Year Released: 2008
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I wish I had found this site before purchasing this product. What a joke it is. There is a warm up between each set, the set is not only repeated, but each set is a repeat of itself. As a previous reviewer wrote, the editing, the laziness, all a rip off. What an insult to the purchaser.01/02/2013
I totally agree with Emily B's review! While I really like working out with the Kettle Bell and agree the work-outs are beneficial, I have never seen an instructor use such shotty editing methods to make up a work-out series. Every work-out is a compilation of clips, not a single one out is completed by the instructor and that to me is lazy and money oriented. I have work-out series where certain exercises are repeated but the instructor and cast are actually doing the work outs and the instructor gives different directions and insight into the work out process while doing the exercises. This guy just clipped a bunch of stuff together so no actual work out is ever completed, verbiage is repeated over and over and he sells it as a work out system. Real work out pros like Gilad, Tae Bo, Shuan T, and Jillian Michaels would never use such a lazy, cheap way to make a work-out series. I'd never buy anything by this instructor again. I only paid $38 for the bell and 10 DVDs because I got a great deal on Groupon and had a $10 credit, which is the only reason I'm keeping it.10/08/2012
I bought this and it was ok. Bad production and dumb humor. I wish I would have just gone straight to the RKS system - I would have saved $120.00 to spend on the kettlebells.05/08/2012
I bought this program having first read reviews, similar to the other one here (which I recommend you read too as Emily B gives a much more thorough overview) detailing some of the program's negatives. But I was not dissapointed.
It is true that there is a lot of repetition, that doesn't bother me much but others may find it annoying. (I do think it would be nice if he had made different warm up and cool down sections though, just for a bit of variety!).
The reason I like this is because of the minimal time commitment, 20 minutes 3 times per week. I had great results after doing the 6 week program despite the rather minimal time commitment. I was doing other exercise too (yoga mostly) but sometimes it is good to throw in something new.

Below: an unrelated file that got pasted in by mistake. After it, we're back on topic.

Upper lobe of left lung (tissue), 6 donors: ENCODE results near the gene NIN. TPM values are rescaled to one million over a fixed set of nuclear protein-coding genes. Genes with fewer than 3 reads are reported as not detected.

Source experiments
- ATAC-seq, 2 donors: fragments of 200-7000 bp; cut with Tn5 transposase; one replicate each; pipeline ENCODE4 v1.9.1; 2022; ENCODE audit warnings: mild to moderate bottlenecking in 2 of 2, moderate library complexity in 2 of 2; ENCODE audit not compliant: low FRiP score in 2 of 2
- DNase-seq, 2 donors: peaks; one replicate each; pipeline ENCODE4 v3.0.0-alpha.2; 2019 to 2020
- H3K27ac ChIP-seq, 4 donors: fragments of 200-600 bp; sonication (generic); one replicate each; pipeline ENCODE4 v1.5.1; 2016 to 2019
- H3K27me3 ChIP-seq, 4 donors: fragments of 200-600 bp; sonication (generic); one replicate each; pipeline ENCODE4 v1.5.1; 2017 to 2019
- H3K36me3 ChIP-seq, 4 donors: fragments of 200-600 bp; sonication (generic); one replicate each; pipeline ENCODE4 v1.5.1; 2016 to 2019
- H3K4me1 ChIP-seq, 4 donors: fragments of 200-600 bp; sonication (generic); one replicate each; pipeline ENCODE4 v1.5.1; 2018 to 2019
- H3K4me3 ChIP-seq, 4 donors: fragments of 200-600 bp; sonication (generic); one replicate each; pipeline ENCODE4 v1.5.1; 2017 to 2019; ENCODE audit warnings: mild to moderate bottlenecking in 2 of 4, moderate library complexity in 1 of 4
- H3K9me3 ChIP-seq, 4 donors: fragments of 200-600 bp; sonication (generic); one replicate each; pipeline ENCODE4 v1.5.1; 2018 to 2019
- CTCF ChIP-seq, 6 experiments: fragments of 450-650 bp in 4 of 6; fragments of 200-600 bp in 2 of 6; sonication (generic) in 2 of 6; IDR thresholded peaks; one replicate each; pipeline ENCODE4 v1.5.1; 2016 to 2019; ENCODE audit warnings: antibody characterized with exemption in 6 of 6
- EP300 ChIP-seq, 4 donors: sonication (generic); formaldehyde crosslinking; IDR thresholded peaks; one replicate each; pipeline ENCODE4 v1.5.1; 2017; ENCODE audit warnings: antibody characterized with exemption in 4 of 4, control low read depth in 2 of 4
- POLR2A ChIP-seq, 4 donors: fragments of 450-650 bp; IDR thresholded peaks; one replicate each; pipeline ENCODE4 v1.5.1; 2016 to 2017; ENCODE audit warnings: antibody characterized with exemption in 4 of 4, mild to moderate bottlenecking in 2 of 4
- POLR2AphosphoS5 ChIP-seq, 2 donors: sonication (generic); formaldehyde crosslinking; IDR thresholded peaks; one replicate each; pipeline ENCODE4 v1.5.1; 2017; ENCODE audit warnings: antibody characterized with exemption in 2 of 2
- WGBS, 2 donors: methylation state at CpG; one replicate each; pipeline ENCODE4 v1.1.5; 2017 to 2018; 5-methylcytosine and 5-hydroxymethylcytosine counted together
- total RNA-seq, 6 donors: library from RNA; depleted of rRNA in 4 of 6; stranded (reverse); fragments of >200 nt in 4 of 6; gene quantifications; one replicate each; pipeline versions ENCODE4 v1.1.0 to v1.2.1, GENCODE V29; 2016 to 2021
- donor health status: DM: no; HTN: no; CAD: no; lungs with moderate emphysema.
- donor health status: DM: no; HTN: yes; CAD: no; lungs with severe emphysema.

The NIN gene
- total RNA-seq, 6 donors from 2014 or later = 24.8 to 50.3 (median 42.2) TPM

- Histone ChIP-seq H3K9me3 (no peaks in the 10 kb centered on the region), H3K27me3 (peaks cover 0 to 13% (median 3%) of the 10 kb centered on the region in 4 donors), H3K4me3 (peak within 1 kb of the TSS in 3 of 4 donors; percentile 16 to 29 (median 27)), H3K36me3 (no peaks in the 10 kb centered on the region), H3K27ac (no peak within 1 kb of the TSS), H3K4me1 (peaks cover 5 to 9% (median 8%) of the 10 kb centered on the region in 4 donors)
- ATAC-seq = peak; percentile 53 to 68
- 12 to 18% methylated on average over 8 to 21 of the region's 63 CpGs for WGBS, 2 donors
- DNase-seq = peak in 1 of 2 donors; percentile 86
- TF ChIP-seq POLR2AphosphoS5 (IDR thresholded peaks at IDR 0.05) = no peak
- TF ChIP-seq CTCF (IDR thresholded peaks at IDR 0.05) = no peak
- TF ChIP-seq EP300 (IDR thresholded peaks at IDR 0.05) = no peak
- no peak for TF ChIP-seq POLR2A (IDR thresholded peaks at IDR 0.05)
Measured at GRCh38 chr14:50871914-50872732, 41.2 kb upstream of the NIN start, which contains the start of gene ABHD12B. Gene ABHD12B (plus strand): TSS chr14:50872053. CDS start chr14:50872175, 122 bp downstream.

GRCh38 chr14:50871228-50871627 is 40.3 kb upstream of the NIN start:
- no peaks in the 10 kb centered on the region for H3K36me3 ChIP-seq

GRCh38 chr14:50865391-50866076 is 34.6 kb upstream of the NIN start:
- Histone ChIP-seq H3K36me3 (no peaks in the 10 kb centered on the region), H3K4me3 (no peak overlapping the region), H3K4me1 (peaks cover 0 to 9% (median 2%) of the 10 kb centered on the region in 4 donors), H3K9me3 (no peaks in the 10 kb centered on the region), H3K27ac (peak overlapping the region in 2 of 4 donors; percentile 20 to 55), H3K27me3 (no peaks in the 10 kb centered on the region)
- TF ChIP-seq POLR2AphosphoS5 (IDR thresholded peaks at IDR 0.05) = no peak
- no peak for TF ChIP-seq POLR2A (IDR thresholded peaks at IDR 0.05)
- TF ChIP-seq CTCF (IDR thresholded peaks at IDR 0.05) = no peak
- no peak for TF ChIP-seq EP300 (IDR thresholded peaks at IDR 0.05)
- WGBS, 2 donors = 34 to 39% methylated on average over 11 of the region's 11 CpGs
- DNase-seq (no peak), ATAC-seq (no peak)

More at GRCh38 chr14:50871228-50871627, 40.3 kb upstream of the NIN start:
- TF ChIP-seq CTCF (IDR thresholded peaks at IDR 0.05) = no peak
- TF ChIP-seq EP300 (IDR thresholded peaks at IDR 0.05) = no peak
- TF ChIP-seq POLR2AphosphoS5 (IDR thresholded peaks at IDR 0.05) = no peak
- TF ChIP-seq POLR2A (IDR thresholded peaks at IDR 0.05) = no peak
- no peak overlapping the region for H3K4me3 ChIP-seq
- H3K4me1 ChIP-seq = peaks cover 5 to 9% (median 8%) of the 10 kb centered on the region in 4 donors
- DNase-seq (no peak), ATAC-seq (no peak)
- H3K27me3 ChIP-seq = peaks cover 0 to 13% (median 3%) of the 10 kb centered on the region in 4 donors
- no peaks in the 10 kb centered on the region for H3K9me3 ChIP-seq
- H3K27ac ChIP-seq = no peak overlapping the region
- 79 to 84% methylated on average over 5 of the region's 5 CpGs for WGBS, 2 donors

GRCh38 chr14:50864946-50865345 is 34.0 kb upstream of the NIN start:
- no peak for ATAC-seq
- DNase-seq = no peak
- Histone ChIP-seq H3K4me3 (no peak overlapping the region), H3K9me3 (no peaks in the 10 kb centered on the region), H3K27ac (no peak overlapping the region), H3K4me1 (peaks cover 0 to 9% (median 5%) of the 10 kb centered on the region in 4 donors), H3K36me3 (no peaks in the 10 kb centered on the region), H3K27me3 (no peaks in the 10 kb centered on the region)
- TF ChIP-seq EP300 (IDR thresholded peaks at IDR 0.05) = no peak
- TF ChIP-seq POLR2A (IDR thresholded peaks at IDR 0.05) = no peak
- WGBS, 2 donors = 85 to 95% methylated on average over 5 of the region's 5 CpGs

I mostly saw improvements in my abs (flatter belly) and arms. I used a 10lb kettlebell instead of the 5lb one that was recommended for women, I'm not particularly strong and often have to do fewer reps, but I figured better to get something heavier than I can cope with in order to build up strength and work up to doing more reps.
I did the 6 week programm twice and still now do one of the DVDs once or twice per week.
The other reviewer on here commented on form and I think she is right that this is a weak point. I have not done any other kettlebell workouts so I'm not familiar with the form principles, but having done dance, pilates and yoga for many years I stick to the general principles I've learned from these disciplines (e.g. good allignment/posture, taking care not to strain your back or knees, overextend joints etc.).
I really like Ryan's enthusiasm, energy and positive nature. I still laugh at his funny little comments, even after hearing them about 100+ times! ("uh-oh, some sharks are coming, row faster!"). :D
The Kettleworx system consists of 6-DVDs (1 of the DVDs is just an introduction). This is DEFINITELY a “kettlebell lite” workout as opposed to a “real” kettlebell workout, so purists beware. This is more like an AWT or endurance-based workout with kettlebell-themed exercises combined with more traditional moves but holding a kettlebell instead of weights. I would liken the design of the set to the Pink Firm TransFIRM Your Trouble Zones (but no lengthy cardio intervals), Kettlenetics, the 10 Minute Solution kettlebell workout, or maybe the Jillian kettlebell workout, although I found I can use heavier weights for Jillian’s than Ryan’s. Ryan goes at a somewhat faster pace (and does more reps) and I find it hard to use more than 10-15#, whereas I can use 20# for Jillian’s workout. However he doesn’t go as frantically fast as the Kettlenetics workouts (thank goodness).